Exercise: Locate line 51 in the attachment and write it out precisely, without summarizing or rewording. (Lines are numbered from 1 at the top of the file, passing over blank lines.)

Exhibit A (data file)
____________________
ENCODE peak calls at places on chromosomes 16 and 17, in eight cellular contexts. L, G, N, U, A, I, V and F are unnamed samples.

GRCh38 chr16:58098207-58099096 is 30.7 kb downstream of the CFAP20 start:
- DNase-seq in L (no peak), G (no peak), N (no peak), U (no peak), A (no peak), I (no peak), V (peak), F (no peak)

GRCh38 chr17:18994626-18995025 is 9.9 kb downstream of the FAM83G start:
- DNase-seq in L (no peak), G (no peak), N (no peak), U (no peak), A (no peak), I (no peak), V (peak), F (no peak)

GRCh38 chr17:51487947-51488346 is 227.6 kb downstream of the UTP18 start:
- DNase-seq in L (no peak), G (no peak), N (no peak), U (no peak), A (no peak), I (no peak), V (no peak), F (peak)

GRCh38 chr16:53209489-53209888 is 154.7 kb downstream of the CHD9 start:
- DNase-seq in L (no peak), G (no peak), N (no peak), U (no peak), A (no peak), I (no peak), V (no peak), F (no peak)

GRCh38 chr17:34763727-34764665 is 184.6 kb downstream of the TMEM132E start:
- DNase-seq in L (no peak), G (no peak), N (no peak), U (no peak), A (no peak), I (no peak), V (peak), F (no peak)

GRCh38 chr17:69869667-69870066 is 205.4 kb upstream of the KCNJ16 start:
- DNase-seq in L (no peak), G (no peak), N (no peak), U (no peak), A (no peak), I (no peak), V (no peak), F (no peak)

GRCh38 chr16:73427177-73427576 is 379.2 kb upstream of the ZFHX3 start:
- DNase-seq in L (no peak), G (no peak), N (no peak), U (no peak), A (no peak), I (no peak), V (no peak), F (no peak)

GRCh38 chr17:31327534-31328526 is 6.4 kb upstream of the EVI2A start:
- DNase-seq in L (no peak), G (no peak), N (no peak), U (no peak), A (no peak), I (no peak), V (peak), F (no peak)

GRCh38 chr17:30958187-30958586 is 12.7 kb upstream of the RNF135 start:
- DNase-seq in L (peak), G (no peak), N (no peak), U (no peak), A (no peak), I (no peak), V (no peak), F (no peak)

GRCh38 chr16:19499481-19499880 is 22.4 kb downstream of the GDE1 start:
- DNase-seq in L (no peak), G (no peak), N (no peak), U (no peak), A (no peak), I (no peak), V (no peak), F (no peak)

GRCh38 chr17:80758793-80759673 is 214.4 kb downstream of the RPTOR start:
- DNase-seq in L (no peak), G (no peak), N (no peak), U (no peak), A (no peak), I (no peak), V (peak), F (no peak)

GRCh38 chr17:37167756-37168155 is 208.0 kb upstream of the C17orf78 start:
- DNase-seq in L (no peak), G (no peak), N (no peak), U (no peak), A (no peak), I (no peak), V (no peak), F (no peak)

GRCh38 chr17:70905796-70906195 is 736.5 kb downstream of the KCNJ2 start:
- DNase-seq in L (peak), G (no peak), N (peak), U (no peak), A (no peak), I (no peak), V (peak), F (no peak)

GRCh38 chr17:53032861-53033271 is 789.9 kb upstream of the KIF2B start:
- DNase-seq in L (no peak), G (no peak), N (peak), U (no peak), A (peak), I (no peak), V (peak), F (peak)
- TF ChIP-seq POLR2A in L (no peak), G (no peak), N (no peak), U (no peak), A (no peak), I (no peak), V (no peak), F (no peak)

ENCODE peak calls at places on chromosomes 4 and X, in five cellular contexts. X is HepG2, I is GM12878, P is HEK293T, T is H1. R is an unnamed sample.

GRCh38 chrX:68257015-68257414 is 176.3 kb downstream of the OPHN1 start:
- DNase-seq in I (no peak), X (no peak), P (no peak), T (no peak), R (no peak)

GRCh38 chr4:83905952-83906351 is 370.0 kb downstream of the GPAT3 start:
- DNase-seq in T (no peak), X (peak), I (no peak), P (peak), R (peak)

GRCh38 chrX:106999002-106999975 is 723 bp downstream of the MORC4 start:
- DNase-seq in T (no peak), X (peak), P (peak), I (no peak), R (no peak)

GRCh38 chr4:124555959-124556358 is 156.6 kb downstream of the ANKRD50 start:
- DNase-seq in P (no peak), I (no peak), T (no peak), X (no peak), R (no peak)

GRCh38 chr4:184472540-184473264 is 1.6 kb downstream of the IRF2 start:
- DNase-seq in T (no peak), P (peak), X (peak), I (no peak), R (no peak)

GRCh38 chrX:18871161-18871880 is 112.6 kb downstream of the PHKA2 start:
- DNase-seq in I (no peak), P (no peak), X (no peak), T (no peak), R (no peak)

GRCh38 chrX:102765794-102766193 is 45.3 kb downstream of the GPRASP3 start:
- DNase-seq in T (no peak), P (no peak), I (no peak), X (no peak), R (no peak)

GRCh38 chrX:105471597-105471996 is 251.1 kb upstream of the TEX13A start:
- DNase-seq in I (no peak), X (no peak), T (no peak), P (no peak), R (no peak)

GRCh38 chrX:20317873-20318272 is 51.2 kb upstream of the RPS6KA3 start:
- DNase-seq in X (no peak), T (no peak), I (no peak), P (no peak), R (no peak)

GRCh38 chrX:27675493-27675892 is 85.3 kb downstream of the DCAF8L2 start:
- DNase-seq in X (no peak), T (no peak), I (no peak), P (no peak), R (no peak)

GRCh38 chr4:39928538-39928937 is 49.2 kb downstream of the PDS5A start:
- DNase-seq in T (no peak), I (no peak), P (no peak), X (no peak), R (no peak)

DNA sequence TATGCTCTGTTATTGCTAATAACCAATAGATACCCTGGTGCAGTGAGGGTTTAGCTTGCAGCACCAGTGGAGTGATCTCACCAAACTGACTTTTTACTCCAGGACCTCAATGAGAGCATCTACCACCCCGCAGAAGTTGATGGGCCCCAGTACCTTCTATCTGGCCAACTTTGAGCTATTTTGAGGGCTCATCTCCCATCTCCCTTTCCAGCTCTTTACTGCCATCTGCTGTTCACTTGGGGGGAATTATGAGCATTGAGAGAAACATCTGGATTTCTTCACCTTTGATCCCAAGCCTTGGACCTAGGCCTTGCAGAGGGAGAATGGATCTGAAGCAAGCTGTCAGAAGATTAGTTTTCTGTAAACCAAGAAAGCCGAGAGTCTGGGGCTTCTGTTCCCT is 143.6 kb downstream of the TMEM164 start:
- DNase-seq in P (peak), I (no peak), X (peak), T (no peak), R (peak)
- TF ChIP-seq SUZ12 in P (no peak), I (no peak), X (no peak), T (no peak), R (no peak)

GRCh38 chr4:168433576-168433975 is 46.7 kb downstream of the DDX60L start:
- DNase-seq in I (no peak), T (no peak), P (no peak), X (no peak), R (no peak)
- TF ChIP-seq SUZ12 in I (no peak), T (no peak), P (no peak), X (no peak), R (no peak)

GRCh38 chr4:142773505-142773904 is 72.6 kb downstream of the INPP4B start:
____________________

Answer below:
- DNase-seq in X (no peak), T (no peak), I (no peak), P (no peak), R (no peak)